Brigham and Women’s Hospital Geriatrician: Physician Residents Need to Learn Hospice Principles, Senior’s Specific Needs

Physicians in training need greater exposure to geriatric training in order to better grasp the needs of older patients, including during transitions to hospice, according to Dr. Julia Lowenthal, a geriatrician from Brigham and Women’s Hospital.

Lowenthal recently presented research at the American Geriatrics Society Meeting in which she found that many residents are unfamiliar with the needs of older patients, despite the large numbers of seniors in need of care.

Hospice News sat down with Lowenthal to discuss the ways in which incoming physicians should prepare to care for the aging population, as well as better coordinate with hospice providers.


What are some of the factors that make a residency program age-friendly?

Internal Medicine residency graduates go on to practice general medicine (e.g., primary care, hospital medicine) or subspecialize in areas like cardiology after graduation.

As you can imagine, these physicians take care of many older patients. Right now there are few Internal Medicine residency programs that offer comprehensive geriatrics, or age-friendly, education. For example, many programs do not include any training in skilled nursing facilities or rehabs, even though they discharge many hospitalized patients to those settings.


There are new training models, like combined internal medicine and geriatrics residency programs, that include more teaching about geriatrics and clinical experiences in settings like the home, assisted living, or skilled nursing facilities. For other programs, they should aspire to hire more geriatricians and include increased education about care of aging patients in their clinical experiences and didactic programs.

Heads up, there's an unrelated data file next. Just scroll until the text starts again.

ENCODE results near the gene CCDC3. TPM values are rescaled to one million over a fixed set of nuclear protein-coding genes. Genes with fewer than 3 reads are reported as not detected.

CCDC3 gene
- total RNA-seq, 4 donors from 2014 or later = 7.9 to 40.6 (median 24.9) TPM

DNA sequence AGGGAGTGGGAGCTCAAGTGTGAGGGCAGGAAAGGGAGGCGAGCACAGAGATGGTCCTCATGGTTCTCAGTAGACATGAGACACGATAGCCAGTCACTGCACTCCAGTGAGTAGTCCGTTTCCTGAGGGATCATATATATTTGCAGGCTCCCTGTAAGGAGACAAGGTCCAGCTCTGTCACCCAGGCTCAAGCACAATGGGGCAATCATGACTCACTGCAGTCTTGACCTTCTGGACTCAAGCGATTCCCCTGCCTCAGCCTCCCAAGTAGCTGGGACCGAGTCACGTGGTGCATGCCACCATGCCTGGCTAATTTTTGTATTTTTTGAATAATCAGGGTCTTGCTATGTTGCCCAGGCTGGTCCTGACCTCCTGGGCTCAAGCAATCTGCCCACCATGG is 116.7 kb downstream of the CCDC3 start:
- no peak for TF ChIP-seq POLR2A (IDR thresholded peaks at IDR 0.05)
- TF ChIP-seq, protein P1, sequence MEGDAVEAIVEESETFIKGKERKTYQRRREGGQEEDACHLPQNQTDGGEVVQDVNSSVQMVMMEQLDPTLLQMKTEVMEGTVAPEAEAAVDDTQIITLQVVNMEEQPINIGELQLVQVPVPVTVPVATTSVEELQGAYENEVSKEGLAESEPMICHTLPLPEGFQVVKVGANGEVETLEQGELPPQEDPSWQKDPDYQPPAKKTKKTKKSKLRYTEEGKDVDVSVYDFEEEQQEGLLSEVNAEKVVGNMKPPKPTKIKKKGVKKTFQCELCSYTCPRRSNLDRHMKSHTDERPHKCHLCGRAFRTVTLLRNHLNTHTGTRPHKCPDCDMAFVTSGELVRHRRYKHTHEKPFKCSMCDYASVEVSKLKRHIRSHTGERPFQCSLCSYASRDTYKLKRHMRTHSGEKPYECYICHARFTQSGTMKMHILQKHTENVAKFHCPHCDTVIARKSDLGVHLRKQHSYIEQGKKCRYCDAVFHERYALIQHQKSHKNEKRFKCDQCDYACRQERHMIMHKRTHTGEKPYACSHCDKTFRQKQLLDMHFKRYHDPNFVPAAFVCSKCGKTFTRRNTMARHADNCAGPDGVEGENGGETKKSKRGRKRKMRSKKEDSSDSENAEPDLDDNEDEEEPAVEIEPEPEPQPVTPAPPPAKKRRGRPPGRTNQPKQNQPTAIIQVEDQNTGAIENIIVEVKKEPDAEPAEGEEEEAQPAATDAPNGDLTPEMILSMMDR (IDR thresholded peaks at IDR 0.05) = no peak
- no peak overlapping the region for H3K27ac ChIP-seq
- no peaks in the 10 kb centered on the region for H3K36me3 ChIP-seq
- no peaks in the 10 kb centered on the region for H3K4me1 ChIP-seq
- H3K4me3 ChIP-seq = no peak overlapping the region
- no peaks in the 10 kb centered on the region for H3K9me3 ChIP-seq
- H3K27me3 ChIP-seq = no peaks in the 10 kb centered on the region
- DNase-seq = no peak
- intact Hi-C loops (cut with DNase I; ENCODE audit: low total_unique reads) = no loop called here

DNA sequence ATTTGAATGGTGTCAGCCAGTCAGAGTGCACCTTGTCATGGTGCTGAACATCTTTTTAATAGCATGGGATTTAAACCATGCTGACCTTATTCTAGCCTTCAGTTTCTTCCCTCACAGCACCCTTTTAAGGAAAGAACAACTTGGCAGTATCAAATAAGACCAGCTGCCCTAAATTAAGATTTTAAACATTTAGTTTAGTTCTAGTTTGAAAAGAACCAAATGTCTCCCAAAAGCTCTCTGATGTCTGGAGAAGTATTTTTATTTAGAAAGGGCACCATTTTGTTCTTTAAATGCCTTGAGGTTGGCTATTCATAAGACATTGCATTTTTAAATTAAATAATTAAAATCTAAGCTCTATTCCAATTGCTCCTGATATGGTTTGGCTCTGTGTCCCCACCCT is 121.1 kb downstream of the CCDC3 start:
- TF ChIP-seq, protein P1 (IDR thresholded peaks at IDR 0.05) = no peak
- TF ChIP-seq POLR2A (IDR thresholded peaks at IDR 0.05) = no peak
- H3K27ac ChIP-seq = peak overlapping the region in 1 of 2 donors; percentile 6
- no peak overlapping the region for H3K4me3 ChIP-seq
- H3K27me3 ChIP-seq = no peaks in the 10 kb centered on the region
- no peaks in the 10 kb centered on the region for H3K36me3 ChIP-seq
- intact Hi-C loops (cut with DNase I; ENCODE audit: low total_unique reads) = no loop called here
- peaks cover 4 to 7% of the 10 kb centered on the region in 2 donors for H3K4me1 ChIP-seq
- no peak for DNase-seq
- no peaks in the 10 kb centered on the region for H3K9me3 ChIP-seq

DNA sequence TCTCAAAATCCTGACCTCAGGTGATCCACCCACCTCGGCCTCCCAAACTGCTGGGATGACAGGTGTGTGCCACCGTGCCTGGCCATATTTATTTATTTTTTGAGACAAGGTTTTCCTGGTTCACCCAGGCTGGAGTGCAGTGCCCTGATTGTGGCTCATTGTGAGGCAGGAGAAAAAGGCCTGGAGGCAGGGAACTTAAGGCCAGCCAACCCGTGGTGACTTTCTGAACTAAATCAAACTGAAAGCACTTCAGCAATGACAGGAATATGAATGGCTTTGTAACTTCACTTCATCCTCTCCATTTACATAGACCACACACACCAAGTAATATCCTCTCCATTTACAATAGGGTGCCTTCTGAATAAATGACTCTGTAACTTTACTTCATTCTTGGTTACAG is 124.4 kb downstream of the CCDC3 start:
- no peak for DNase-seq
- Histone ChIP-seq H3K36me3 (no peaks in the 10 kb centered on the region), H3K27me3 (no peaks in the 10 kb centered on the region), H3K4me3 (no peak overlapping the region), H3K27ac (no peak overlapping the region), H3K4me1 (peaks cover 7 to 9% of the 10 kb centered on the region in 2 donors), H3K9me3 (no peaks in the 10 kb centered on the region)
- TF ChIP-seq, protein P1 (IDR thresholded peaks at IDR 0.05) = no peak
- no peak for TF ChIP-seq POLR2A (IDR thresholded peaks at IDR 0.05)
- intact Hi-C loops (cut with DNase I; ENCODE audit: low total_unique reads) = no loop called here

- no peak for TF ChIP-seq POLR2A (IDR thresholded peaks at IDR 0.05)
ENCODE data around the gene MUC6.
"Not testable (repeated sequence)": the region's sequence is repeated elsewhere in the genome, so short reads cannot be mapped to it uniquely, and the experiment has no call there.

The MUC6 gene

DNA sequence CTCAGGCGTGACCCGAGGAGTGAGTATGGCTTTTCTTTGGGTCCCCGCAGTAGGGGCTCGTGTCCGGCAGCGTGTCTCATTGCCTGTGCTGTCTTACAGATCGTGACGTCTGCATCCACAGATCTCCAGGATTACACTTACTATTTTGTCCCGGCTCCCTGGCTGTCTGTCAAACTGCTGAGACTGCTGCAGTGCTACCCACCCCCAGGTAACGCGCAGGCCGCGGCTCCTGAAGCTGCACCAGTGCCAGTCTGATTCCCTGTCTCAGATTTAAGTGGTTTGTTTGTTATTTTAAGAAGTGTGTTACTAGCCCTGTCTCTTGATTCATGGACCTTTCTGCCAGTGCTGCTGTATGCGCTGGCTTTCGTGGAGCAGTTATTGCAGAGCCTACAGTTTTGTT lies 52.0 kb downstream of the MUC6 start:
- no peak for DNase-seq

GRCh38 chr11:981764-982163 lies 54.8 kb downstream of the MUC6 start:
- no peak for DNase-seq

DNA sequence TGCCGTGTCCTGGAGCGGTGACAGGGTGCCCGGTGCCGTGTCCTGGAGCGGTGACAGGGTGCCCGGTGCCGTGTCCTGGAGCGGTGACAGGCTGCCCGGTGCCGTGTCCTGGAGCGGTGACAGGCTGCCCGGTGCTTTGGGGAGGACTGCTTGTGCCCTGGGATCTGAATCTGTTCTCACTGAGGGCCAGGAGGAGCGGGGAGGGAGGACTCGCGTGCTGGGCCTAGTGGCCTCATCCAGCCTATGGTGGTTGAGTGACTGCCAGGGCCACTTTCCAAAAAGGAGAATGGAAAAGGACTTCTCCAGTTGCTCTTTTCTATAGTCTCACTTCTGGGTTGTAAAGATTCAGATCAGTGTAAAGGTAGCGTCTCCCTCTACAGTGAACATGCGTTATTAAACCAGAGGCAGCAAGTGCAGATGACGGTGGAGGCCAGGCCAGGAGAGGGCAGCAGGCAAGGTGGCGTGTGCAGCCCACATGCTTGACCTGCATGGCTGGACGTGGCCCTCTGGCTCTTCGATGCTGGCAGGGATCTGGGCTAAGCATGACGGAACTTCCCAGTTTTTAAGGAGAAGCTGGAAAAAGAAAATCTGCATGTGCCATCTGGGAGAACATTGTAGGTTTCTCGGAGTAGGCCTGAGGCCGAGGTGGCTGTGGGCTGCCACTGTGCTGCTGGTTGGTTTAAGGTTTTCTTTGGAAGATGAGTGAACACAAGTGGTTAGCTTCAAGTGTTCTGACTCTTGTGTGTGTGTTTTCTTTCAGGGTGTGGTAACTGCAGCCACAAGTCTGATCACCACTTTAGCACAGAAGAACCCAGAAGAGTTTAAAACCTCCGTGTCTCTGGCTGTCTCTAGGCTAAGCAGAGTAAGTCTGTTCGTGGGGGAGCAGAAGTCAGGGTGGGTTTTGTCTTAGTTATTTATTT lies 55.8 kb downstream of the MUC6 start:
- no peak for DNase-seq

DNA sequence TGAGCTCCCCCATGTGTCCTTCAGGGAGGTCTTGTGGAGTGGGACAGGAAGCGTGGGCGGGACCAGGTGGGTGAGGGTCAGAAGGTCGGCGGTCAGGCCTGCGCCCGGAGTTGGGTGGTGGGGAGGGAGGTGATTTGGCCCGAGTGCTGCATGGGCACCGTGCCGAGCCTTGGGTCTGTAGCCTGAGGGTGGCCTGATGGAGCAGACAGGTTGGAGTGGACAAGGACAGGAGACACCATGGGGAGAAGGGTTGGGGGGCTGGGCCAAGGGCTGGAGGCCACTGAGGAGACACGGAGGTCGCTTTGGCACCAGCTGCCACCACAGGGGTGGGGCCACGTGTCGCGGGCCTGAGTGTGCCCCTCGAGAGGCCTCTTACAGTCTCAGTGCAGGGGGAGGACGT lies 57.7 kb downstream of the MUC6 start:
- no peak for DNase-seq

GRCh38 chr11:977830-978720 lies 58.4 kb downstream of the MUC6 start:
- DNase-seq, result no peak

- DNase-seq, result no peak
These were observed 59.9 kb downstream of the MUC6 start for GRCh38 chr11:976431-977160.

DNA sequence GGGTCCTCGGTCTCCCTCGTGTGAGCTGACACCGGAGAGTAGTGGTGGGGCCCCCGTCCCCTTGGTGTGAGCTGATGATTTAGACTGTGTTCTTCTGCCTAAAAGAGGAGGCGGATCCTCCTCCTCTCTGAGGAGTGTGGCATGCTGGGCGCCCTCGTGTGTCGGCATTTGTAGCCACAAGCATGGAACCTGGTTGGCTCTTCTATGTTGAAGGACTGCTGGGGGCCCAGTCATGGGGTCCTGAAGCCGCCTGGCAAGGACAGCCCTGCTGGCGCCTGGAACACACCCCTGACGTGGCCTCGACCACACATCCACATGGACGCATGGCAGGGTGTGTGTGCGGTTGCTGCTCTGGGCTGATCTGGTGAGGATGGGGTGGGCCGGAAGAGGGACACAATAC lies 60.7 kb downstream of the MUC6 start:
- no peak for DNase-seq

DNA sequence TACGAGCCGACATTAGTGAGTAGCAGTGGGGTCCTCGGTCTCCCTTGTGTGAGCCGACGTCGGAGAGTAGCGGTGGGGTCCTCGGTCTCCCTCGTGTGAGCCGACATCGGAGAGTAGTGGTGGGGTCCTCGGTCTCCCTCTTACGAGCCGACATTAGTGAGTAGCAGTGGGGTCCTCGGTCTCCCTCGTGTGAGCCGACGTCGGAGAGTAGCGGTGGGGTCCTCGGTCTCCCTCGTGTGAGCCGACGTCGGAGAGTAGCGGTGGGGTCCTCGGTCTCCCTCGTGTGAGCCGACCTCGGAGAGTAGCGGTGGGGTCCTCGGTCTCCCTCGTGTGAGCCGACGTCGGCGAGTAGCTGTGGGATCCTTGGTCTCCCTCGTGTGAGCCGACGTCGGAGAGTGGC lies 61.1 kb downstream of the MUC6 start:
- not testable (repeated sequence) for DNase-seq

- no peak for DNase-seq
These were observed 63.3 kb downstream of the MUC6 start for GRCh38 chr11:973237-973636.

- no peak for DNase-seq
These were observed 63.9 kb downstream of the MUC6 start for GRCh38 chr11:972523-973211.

Generally, do you think there are differences in how physicians outside the geriatrics specialty care for seniors, compared to younger patients?

We know that older patients who receive care from geriatricians typically have more attention paid to so-called “geriatric syndromes,” or things like dementia, falls, urinary incontinence, and other issues common with aging.

It is important for older people to receive holistic care from an interprofessional team, so not just the physician but also nurses, social workers, physical therapists, and others. I think this is increasingly recognized as an issue regardless of the specialty, but definitely, something that will need more attention as our population continues to age.

What are the most important things medical students or residents need to learn about treating the aging population?

I think reflecting on one’s own feelings about aging is really important. We know that internalized ageism is really detrimental to the health of both patients and also healthcare professionals. If we could work on changing these attitudes and culture about aging it would probably improve a lot of areas of medicine and health.

What are the most important things they need to understand about hospice and palliative care when it comes to the senior population?

Students and residents should be aware of hospice and palliative care, the potential benefits of using these services, and most importantly what is included for patients in these types of services.

I find that learners often know theoretical concepts about hospice and palliative care but they may not know the practical elements or logistics of setting these up. Before going into independent practice after training it is really important to be familiar with the ins and outs of these services.

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